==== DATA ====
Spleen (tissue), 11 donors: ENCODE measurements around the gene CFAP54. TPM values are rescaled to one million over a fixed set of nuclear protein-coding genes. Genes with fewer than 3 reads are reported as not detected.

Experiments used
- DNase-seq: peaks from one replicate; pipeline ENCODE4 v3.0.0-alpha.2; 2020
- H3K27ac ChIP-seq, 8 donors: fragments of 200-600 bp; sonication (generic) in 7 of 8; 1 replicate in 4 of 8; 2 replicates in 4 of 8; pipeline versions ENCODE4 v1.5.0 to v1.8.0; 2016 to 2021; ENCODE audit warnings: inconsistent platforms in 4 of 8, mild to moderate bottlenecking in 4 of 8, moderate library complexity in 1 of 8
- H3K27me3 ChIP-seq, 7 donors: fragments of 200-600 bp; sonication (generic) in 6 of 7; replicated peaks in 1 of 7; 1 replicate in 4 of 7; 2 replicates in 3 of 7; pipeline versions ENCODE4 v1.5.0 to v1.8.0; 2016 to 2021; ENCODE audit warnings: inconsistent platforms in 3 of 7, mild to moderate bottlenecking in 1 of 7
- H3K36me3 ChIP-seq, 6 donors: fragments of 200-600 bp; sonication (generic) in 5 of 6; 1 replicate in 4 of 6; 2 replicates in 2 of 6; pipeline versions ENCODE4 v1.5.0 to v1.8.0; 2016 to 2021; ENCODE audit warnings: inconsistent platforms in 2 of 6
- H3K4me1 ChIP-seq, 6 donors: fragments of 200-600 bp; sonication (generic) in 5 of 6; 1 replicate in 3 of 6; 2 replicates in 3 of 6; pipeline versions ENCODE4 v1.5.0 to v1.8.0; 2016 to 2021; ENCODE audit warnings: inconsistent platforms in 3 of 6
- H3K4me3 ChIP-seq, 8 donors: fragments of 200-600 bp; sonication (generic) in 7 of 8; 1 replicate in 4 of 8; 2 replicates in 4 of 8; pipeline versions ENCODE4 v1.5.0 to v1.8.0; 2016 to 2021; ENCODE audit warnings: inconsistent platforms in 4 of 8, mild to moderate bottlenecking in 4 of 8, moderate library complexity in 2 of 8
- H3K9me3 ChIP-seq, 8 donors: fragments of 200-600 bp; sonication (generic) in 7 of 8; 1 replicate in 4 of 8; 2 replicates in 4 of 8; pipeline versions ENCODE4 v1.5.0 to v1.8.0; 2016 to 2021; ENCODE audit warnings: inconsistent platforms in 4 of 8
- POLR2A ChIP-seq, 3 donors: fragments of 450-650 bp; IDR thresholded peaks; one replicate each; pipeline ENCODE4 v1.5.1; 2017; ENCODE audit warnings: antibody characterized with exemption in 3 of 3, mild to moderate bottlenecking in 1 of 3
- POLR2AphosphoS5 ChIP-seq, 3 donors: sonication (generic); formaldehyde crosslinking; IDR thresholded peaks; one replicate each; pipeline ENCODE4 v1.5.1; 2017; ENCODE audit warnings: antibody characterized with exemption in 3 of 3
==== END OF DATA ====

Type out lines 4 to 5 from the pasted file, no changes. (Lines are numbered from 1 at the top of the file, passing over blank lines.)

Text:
- H3K27ac ChIP-seq, 8 donors: fragments of 200-600 bp; sonication (generic) in 7 of 8; 1 replicate in 4 of 8; 2 replicates in 4 of 8; pipeline versions ENCODE4 v1.5.0 to v1.8.0; 2016 to 2021; ENCODE audit warnings: inconsistent platforms in 4 of 8, mild to moderate bottlenecking in 4 of 8, moderate library complexity in 1 of 8
- H3K27me3 ChIP-seq, 7 donors: fragments of 200-600 bp; sonication (generic) in 6 of 7; replicated peaks in 1 of 7; 1 replicate in 4 of 7; 2 replicates in 3 of 7; pipeline versions ENCODE4 v1.5.0 to v1.8.0; 2016 to 2021; ENCODE audit warnings: inconsistent platforms in 3 of 7, mild to moderate bottlenecking in 1 of 7